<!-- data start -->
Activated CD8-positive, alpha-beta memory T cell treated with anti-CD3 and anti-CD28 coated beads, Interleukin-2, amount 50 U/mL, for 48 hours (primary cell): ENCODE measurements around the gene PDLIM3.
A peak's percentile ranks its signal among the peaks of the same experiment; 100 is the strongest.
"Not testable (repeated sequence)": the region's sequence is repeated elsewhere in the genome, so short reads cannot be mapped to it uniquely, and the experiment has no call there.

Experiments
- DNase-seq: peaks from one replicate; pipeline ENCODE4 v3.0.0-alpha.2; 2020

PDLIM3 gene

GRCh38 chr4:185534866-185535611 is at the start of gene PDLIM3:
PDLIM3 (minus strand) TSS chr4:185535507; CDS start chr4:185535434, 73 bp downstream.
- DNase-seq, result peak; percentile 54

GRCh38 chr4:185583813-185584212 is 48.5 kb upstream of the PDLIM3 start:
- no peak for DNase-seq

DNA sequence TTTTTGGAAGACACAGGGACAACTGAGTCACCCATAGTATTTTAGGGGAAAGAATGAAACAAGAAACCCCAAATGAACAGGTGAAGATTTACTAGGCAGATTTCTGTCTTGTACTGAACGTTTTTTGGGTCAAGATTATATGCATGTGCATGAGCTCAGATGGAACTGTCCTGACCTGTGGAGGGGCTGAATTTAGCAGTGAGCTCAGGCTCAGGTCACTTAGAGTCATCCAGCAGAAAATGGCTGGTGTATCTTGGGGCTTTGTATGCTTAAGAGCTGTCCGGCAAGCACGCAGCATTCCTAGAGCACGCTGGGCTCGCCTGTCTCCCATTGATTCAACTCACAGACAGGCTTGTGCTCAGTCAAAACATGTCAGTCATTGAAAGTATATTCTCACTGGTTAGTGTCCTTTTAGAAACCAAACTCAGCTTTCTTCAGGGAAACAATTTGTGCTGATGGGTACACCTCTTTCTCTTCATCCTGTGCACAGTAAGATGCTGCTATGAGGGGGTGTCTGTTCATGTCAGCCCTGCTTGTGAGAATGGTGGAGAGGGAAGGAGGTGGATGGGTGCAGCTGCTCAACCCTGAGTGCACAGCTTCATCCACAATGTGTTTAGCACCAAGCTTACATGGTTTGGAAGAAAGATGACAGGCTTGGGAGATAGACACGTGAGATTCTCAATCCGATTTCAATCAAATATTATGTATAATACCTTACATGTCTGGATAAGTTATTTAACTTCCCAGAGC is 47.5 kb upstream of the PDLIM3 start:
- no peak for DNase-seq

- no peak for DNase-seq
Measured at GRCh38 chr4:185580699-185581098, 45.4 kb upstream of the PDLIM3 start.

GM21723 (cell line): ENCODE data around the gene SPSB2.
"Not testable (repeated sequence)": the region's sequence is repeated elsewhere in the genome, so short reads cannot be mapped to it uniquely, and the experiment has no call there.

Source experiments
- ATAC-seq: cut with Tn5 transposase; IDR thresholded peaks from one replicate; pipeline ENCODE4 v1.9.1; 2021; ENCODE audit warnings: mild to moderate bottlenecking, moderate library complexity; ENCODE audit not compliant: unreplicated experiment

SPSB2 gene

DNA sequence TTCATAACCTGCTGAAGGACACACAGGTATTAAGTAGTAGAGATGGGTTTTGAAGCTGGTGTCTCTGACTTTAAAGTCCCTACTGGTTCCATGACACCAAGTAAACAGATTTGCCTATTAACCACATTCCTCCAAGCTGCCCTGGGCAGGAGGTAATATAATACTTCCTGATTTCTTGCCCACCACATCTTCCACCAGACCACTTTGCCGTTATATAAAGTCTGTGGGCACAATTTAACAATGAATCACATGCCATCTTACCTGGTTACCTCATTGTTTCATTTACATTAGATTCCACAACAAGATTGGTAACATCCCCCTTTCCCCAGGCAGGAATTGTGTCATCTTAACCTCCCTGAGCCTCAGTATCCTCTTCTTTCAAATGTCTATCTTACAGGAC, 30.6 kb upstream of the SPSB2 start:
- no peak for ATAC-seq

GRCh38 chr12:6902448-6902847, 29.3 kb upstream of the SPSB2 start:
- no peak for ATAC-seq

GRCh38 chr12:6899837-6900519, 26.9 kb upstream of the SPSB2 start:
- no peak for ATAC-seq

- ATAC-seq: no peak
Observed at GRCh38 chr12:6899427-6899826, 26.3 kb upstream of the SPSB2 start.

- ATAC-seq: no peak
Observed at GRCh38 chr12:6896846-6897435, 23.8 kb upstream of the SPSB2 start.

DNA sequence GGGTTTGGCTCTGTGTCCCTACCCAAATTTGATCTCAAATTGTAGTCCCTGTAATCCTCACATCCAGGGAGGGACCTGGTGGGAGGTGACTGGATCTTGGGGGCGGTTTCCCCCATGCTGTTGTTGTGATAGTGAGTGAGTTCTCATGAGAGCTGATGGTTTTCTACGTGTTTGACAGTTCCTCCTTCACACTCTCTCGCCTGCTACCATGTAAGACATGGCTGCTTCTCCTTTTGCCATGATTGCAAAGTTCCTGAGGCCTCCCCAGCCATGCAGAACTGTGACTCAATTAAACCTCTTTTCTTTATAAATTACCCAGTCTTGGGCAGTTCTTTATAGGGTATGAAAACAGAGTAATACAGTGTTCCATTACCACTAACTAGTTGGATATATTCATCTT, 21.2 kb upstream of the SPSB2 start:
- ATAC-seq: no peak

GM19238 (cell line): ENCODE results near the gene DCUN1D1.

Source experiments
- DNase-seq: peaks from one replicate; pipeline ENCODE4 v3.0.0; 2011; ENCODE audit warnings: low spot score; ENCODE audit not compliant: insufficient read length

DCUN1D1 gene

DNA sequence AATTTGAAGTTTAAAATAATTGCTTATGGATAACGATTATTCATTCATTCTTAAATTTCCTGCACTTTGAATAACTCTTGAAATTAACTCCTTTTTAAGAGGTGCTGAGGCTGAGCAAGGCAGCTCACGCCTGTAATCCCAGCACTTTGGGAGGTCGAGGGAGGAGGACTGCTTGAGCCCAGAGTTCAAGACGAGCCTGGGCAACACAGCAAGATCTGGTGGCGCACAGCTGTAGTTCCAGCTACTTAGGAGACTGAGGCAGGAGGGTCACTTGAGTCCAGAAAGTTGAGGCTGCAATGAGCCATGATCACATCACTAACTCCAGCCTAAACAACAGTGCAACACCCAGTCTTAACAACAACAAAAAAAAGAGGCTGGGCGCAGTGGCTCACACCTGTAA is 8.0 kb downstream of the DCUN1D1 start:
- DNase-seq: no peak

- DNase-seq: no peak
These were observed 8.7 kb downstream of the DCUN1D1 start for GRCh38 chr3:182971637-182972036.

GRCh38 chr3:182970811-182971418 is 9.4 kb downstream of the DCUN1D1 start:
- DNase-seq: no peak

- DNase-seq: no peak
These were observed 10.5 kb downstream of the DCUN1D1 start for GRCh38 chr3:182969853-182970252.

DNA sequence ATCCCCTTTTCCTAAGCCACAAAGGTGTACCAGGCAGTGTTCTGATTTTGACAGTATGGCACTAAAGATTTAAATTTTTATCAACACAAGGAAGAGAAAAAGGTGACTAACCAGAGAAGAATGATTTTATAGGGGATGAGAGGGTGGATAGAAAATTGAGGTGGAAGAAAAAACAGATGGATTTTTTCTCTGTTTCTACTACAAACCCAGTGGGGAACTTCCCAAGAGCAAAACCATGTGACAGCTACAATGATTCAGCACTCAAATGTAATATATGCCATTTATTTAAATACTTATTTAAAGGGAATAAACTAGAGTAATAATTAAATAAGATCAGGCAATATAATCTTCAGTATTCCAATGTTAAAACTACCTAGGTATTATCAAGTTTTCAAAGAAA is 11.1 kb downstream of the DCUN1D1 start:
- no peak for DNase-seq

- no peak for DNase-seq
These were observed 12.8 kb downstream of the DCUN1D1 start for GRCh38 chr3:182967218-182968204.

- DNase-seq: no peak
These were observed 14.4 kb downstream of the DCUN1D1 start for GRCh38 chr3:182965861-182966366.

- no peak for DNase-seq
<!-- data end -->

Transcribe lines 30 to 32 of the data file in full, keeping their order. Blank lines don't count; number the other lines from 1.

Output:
Observed at GRCh38 chr12:6896846-6897435, 23.8 kb upstream of the SPSB2 start.

DNA sequence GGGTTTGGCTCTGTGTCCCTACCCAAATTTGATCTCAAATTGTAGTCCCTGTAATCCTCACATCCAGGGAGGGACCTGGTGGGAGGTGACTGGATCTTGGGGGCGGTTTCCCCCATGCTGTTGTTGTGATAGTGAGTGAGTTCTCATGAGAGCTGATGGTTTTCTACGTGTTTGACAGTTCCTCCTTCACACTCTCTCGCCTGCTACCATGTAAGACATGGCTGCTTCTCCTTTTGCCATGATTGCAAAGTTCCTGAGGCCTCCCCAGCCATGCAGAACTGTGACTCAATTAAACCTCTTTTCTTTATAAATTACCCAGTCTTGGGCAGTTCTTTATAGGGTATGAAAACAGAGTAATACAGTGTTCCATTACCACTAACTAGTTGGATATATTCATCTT, 21.2 kb upstream of the SPSB2 start:
- ATAC-seq: no peak